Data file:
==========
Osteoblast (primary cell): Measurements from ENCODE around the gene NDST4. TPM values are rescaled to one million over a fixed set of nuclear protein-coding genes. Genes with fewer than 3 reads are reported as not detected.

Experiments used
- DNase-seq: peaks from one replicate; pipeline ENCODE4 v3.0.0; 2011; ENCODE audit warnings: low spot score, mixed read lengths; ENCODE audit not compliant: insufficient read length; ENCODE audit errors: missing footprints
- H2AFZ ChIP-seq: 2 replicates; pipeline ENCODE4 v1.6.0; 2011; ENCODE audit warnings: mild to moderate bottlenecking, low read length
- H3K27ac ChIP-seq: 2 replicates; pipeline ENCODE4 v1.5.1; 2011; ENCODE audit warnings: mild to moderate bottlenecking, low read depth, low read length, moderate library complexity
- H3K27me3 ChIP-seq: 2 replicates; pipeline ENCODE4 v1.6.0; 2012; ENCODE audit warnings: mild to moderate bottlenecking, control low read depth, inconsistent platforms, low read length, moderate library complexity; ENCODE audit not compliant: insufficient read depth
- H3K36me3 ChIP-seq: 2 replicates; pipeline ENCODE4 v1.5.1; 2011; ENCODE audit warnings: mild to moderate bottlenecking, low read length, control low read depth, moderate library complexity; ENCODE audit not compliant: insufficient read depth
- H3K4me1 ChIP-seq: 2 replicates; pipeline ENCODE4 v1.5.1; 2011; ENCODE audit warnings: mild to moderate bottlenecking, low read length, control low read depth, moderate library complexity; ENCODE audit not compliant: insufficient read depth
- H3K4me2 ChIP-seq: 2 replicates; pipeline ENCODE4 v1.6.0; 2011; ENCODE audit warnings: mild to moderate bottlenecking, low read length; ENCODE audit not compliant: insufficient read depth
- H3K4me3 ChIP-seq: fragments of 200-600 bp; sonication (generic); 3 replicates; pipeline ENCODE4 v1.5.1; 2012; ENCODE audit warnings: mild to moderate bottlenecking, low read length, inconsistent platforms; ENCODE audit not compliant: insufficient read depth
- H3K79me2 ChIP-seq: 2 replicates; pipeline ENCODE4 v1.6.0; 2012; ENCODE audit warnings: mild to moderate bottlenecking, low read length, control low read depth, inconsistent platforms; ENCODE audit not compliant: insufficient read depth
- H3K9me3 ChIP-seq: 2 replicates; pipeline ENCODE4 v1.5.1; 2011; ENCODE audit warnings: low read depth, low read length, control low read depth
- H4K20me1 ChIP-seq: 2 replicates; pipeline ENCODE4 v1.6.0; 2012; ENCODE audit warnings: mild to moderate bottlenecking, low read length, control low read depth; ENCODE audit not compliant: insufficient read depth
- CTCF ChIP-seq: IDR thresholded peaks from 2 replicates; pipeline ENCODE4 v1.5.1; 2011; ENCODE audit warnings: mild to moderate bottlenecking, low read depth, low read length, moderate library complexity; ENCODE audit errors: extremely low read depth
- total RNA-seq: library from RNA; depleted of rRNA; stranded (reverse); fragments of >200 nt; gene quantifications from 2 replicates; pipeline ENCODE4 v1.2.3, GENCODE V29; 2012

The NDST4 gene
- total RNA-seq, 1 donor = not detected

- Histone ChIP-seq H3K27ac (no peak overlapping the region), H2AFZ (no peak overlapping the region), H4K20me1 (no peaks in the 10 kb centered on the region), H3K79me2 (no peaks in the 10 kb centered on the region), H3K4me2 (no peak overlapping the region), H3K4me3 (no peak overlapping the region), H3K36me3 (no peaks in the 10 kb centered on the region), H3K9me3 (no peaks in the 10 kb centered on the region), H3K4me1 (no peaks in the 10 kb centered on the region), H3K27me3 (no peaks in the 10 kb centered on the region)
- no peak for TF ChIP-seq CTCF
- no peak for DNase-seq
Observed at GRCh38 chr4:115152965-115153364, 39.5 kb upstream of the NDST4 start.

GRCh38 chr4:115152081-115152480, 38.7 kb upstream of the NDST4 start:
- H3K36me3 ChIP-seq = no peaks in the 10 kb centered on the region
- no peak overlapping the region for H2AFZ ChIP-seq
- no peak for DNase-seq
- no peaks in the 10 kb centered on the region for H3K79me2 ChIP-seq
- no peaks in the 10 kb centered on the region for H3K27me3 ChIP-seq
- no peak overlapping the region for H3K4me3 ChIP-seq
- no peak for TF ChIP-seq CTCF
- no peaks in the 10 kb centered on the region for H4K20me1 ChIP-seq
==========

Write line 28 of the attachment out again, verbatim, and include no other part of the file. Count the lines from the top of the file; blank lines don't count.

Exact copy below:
- no peak overlapping the region for H3K4me3 ChIP-seq